• Can you share what the process would be like with this real estate closing (or whatever other issue you have)? 
  • How long will it take? 
  • In what ways will you help me?
  • How much will this cost?
  • Do you charge by the hour or a fixed fee per project?
  • Is it possible that extra fees will be charged? If so, what and why?

You can then compare the answers given by attorneys, and it also makes sense to pay attention to how willing each one is to answer your questions and how clear those answers are. Then, you can make an informed choice.

Benefits of a Real Estate Attorney

For one thing, although there are other professionals who can help with real estate-related matters, an attorney is the only one who is legally obligated to proceed with your best interests at heart. Real estate agents, for example, are trained to manage most aspects of a home sale, but cannot provide you with legal advice. 

In today’s competitive real estate market, if you’re buying a home, it can be tempting to rush through making your offer; if you’re selling, and it’s been taking longer than you’d hoped, it can be equally as tempting to accept an offer that may not have all the right elements in place for you. When represented by a real estate attorney, though, you can have your interests protected.

Here are just a couple of more specific examples to consider. If you’re buying a piece of property, and something about the deal isn’t appropriately set up, you could end up agreeing to purchase something that, say, is in much poorer condition that was represented to you. A real estate attorney can prevent that by adding a clause that allows you to cancel the contract if the property doesn’t pass an inspection. The attorney can also protect you by reviewing contracts to make sure, for example, you aren’t agreeing to pay for fees not usually paid by a buyer.

If you’re selling a property, your attorney can word a contract appropriately to protect you from liability or to provide protection so that your buyer can’t simply decide to not go through with the deal.

When you hire an attorney who knows the ins and outs of local codes and zoning laws, then his or her expertise can be crucial. A knowledgeable and experienced real estate lawyer can save you the time and potential heartache that’s involved when you try to research and understand these by yourself.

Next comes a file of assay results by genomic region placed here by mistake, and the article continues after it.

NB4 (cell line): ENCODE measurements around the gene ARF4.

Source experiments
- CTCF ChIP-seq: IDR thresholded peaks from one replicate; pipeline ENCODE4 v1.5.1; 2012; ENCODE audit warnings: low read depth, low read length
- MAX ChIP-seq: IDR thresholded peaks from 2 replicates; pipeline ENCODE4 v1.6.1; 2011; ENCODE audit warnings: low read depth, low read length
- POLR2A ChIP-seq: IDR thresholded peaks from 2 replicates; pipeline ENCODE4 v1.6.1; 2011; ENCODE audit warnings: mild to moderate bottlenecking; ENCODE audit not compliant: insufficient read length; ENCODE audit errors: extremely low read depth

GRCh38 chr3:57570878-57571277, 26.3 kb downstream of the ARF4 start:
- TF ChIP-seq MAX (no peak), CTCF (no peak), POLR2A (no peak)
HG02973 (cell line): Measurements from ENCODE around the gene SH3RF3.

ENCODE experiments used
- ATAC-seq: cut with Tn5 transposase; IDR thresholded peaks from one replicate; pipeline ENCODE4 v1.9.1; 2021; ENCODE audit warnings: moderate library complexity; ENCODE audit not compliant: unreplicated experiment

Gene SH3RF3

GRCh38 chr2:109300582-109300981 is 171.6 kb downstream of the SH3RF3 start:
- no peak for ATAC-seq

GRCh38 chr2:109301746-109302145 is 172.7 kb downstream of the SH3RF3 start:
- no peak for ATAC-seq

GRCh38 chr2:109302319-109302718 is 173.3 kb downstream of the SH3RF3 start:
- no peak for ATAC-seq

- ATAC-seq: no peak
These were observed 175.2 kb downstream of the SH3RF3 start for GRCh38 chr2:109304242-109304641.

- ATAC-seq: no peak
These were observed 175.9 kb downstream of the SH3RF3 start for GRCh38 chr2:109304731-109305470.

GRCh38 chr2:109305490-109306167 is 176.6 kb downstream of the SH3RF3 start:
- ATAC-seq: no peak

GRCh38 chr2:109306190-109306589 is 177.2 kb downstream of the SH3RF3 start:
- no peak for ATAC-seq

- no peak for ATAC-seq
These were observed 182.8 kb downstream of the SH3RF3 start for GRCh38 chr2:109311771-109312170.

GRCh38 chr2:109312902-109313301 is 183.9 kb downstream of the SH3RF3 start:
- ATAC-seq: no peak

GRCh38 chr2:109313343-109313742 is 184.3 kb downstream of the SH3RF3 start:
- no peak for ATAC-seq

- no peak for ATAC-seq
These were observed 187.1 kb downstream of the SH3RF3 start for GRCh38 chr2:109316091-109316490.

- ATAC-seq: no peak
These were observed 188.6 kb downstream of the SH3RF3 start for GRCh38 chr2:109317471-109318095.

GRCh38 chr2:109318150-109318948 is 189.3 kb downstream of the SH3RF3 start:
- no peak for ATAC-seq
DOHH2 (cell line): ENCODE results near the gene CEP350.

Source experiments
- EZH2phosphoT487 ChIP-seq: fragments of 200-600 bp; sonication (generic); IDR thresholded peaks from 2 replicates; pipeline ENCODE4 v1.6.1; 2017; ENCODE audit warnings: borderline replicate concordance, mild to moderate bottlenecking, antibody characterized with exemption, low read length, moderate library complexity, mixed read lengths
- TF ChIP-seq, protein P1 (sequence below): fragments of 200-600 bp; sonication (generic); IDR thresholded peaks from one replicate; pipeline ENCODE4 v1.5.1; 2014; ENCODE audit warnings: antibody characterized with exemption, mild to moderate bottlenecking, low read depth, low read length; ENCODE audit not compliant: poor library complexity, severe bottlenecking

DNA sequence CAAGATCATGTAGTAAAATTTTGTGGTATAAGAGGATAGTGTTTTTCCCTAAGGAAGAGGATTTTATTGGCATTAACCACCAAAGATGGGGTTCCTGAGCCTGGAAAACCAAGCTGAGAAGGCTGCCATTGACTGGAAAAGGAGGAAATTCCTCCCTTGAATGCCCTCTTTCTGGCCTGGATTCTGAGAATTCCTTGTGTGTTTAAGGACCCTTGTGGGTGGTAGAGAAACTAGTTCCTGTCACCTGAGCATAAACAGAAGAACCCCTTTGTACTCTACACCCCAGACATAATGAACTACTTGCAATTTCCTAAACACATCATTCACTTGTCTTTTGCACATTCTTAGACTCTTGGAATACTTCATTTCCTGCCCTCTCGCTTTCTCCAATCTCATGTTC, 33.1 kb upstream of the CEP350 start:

One Big Challenge with Hiring

You may go through the process of vetting real estate lawyers and come up with someone whom you’d really like to hire. But, you can’t necessarily afford that attorney’s fees. 

The reality is that lawyer fees vary greatly, with some charging their clients an hourly rate, and others charging a fixed rate for a service, possibly charging hourly fees for add-ons. In general, you might pay $150 to $350 per hour for attorneys who prefer an hourly fee, and somewhere between $500 to $1,500, for example, for a typical real estate closing.

Overall, it’s normal to need to pay more for a real estate attorney if you’re in the middle of a legal dispute with someone else than if you’re hiring the attorney for a straightforward transaction. And, if the dispute results in a lawsuit, the costs for representation will go up. 

Bottom line: even though you may find an attorney you’d like to hire, you may not be able to afford the fees. That’s where a legal benefits plan comes in.

How U.S. Legal Services Can Help

As a member of Family Defender™, you will have affordable access to a real estate attorney licensed in your state, simply by paying a low monthly fee for your legal benefits plan. As a member, you’ll have access to a range of legal and financial services that can protect you and your family. 

Family Defender™ is a voluntary benefits plan, meaning it’s one that employers can offer employees. The plan comes at no cost to the company and is easy to implement and administer.        

You can compare this plan to those that offer access to preventive medical or dental care, with ours offering affordable access to preventive law. Companies can put together Family Defender™ plans that fits their needs, so specifics of coverage can vary. Other areas of coverage can include divorce, child support and custody, traffic violations, debt/financial matters, lawsuits, estate planning, and more.

Employers, we invite you to contact us online today or call us at 1.800.356.LAWS.